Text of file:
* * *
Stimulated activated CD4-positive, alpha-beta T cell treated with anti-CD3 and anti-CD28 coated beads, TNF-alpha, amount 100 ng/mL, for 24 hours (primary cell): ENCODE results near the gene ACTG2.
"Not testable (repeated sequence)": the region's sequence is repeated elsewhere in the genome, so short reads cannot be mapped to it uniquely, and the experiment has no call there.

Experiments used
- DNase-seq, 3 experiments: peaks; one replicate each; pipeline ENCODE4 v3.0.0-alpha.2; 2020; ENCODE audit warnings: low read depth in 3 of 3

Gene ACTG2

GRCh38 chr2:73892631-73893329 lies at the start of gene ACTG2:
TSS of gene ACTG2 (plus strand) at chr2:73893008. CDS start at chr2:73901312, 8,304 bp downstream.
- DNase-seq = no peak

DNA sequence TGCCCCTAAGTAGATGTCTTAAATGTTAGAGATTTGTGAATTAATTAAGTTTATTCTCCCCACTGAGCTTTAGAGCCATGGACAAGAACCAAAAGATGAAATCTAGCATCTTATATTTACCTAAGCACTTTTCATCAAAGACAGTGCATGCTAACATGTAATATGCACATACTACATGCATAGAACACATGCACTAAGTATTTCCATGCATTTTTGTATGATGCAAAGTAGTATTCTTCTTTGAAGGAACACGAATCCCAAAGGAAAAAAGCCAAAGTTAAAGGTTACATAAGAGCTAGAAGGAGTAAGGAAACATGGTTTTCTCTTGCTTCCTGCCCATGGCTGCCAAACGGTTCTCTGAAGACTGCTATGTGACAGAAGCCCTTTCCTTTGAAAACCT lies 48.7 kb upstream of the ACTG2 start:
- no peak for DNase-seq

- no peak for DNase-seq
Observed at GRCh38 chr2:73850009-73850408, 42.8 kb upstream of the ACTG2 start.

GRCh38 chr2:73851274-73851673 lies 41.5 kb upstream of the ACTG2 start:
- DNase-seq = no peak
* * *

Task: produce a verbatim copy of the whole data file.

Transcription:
Stimulated activated CD4-positive, alpha-beta T cell treated with anti-CD3 and anti-CD28 coated beads, TNF-alpha, amount 100 ng/mL, for 24 hours (primary cell): ENCODE results near the gene ACTG2.
"Not testable (repeated sequence)": the region's sequence is repeated elsewhere in the genome, so short reads cannot be mapped to it uniquely, and the experiment has no call there.

Experiments used
- DNase-seq, 3 experiments: peaks; one replicate each; pipeline ENCODE4 v3.0.0-alpha.2; 2020; ENCODE audit warnings: low read depth in 3 of 3

Gene ACTG2

GRCh38 chr2:73892631-73893329 lies at the start of gene ACTG2:
TSS of gene ACTG2 (plus strand) at chr2:73893008. CDS start at chr2:73901312, 8,304 bp downstream.
- DNase-seq = no peak

DNA sequence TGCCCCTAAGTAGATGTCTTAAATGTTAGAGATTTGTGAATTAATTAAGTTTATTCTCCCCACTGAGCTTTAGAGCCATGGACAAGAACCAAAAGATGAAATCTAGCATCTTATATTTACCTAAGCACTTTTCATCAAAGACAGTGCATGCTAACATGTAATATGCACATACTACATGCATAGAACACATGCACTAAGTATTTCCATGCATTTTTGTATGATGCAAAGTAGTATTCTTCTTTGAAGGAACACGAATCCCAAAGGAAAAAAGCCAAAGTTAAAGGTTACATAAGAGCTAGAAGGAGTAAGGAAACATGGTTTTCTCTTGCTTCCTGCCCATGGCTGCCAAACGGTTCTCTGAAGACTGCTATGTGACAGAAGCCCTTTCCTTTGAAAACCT lies 48.7 kb upstream of the ACTG2 start:
- no peak for DNase-seq

- no peak for DNase-seq
Observed at GRCh38 chr2:73850009-73850408, 42.8 kb upstream of the ACTG2 start.

GRCh38 chr2:73851274-73851673 lies 41.5 kb upstream of the ACTG2 start:
- DNase-seq = no peak